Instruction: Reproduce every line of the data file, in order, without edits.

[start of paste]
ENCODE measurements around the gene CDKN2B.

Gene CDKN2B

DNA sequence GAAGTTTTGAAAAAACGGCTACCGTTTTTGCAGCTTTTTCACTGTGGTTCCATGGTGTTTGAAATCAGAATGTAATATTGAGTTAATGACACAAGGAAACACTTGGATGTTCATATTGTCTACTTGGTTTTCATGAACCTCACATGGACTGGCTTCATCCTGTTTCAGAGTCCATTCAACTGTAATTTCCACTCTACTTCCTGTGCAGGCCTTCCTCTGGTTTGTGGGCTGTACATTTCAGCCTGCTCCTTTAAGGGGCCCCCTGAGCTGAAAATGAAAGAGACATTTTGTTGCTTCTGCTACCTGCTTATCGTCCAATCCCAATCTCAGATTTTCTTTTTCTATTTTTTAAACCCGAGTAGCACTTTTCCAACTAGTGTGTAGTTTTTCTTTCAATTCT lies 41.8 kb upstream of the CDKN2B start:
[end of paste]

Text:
ENCODE measurements around the gene CDKN2B.

Gene CDKN2B

DNA sequence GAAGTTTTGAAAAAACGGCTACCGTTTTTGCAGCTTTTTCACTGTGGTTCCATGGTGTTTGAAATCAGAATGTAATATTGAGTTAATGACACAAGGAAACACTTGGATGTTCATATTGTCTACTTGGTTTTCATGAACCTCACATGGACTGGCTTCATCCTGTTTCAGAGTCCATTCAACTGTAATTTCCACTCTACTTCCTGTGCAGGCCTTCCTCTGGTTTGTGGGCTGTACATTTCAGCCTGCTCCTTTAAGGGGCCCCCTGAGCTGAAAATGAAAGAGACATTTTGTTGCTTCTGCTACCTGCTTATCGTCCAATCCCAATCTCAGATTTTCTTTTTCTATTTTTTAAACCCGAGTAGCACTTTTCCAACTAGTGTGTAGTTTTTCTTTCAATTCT lies 41.8 kb upstream of the CDKN2B start: